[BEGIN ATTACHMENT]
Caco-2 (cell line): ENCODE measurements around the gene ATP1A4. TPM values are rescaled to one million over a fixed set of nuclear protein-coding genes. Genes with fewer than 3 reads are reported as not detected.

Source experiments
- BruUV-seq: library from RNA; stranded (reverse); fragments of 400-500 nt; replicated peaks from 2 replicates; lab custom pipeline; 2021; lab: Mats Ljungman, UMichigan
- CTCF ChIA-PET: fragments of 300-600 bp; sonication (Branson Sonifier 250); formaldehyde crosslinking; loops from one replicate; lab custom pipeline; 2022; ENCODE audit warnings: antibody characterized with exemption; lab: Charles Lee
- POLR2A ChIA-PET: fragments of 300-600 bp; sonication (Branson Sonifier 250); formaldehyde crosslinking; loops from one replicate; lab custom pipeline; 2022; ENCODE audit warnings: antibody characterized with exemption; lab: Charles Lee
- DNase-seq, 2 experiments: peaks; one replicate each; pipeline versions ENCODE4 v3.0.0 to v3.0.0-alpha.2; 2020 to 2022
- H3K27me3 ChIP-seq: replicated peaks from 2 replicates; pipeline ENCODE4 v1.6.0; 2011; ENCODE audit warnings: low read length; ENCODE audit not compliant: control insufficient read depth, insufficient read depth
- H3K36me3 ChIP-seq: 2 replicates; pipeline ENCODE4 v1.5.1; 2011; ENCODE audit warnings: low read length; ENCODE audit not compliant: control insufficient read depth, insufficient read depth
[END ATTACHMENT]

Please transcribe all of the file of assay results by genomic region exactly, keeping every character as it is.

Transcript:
Caco-2 (cell line): ENCODE measurements around the gene ATP1A4. TPM values are rescaled to one million over a fixed set of nuclear protein-coding genes. Genes with fewer than 3 reads are reported as not detected.

Source experiments
- BruUV-seq: library from RNA; stranded (reverse); fragments of 400-500 nt; replicated peaks from 2 replicates; lab custom pipeline; 2021; lab: Mats Ljungman, UMichigan
- CTCF ChIA-PET: fragments of 300-600 bp; sonication (Branson Sonifier 250); formaldehyde crosslinking; loops from one replicate; lab custom pipeline; 2022; ENCODE audit warnings: antibody characterized with exemption; lab: Charles Lee
- POLR2A ChIA-PET: fragments of 300-600 bp; sonication (Branson Sonifier 250); formaldehyde crosslinking; loops from one replicate; lab custom pipeline; 2022; ENCODE audit warnings: antibody characterized with exemption; lab: Charles Lee
- DNase-seq, 2 experiments: peaks; one replicate each; pipeline versions ENCODE4 v3.0.0 to v3.0.0-alpha.2; 2020 to 2022
- H3K27me3 ChIP-seq: replicated peaks from 2 replicates; pipeline ENCODE4 v1.6.0; 2011; ENCODE audit warnings: low read length; ENCODE audit not compliant: control insufficient read depth, insufficient read depth
- H3K36me3 ChIP-seq: 2 replicates; pipeline ENCODE4 v1.5.1; 2011; ENCODE audit warnings: low read length; ENCODE audit not compliant: control insufficient read depth, insufficient read depth